Two stunning bird wings were found by paleontologists trapped in 100-million-year-old amber. The specimens discovered by the researchers are one of a kind and, unlike previous amber fossils, the feathers were attached to tissue, too.
The mid-Cretacious fossils were found in a Burmese amber deposit, where many ancient insects, plants and animals became trapped in resin, sealed against time for millions of years.
The mummified wings in question likely belonged to enantiornithes, avian dinosaurs which became extinct at the end of the Cretacious.
While it's generally agreed that virtually all dinosaurs had feathers, scientists have to base their conclusions on findings that tell very little. The few dinosaurs that became fossilized feathers and all, like the famous Archaeopteryx, only provide a 2-D picture with no depth -- besides they're also rare.
The two dinosaur-era bird wings, however, come complete with bone, skin, muscle, tissue and tracts of feathers -- all still intact.
"The biggest problem we face with feathers in amber is that we usually get small fragments or isolated feathers, and we’re never quite sure who produced [them]," says co-author Ryan McKellar, curator of invertebrate palaeontology at Canada's Royal Saskatchewan Museum. "We don’t get something like this. It’s mind-blowingly cool."
CT scans show the wings likely belonged to juveniles, judging from the bone size that suggests early development. Amazingly, feathers from 100 million years ago weren't all that different from those sported by modern birds. The similarities include pigmentation, wing arrangement or microstructure.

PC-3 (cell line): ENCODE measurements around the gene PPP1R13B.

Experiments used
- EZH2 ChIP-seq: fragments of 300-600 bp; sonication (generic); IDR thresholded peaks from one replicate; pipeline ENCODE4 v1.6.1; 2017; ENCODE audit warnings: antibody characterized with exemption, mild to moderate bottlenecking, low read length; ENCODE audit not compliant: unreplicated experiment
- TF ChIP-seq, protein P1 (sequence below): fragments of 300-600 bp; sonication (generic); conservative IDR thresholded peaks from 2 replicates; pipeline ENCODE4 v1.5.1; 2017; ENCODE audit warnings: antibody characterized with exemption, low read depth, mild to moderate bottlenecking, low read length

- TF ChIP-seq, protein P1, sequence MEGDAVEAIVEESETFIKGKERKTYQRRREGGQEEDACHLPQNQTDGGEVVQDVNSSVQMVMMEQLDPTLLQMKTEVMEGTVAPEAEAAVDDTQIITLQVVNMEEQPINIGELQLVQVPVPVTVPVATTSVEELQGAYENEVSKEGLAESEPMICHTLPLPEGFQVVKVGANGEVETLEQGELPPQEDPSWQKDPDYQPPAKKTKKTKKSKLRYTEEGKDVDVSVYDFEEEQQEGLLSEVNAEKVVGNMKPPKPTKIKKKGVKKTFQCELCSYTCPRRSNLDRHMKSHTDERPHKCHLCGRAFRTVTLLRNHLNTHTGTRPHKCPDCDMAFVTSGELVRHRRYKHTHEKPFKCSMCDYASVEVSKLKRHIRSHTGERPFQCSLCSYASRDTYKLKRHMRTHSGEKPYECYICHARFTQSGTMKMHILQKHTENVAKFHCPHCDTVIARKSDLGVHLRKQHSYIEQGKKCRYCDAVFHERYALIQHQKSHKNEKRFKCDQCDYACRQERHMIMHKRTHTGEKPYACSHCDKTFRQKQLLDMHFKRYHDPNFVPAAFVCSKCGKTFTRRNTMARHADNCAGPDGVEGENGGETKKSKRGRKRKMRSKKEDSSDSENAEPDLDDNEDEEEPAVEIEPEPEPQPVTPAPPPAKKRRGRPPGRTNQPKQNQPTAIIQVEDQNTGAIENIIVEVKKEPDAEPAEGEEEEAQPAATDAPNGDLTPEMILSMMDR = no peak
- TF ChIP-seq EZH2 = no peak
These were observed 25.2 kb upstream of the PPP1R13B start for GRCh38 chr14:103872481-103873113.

The findings are even more amazing once you realize the 100-million-year-old bird wings could have been turned into trinkets. Burmese amber is famous for its many artifacts, which often get sold in flee markets like dime a dozen retail goods. Many locals illegally go into mines in search for amber fossils to make their living. The smaller of the two samples was initially destined to become part of a jewelry piece called "Angel's Wings", but luckily scientists procured it in time from a Myanmar amber market. The sample has been nicknamed "Angel" since. Who knows what inestimable treasures still lie around these markets.
"About 70 percent of the Burmese amber is barren, but the other 30 percent features phenomenal biodiversity," said David Grimaldi, curator of invertebrate zoology at the American Museum of Natural History.. "Never, ever would I have predicted this level of diversity."